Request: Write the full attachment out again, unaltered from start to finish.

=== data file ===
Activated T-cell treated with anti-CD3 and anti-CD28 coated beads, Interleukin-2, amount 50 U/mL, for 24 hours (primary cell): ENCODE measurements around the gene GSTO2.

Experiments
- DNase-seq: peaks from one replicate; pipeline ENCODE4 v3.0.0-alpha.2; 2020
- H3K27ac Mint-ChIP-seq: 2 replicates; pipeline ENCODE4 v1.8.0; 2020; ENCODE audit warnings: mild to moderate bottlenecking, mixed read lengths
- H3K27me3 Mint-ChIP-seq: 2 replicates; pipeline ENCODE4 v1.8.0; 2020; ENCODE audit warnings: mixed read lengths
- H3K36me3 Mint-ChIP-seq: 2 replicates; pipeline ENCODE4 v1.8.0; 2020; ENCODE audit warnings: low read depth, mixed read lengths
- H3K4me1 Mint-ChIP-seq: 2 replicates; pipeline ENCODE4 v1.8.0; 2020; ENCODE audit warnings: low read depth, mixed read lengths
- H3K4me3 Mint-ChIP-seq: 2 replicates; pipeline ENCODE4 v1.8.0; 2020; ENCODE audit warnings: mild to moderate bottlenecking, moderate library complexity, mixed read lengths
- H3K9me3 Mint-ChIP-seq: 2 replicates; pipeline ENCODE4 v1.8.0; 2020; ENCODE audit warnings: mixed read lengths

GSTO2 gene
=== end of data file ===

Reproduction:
Activated T-cell treated with anti-CD3 and anti-CD28 coated beads, Interleukin-2, amount 50 U/mL, for 24 hours (primary cell): ENCODE measurements around the gene GSTO2.

Experiments
- DNase-seq: peaks from one replicate; pipeline ENCODE4 v3.0.0-alpha.2; 2020
- H3K27ac Mint-ChIP-seq: 2 replicates; pipeline ENCODE4 v1.8.0; 2020; ENCODE audit warnings: mild to moderate bottlenecking, mixed read lengths
- H3K27me3 Mint-ChIP-seq: 2 replicates; pipeline ENCODE4 v1.8.0; 2020; ENCODE audit warnings: mixed read lengths
- H3K36me3 Mint-ChIP-seq: 2 replicates; pipeline ENCODE4 v1.8.0; 2020; ENCODE audit warnings: low read depth, mixed read lengths
- H3K4me1 Mint-ChIP-seq: 2 replicates; pipeline ENCODE4 v1.8.0; 2020; ENCODE audit warnings: low read depth, mixed read lengths
- H3K4me3 Mint-ChIP-seq: 2 replicates; pipeline ENCODE4 v1.8.0; 2020; ENCODE audit warnings: mild to moderate bottlenecking, moderate library complexity, mixed read lengths
- H3K9me3 Mint-ChIP-seq: 2 replicates; pipeline ENCODE4 v1.8.0; 2020; ENCODE audit warnings: mixed read lengths

GSTO2 gene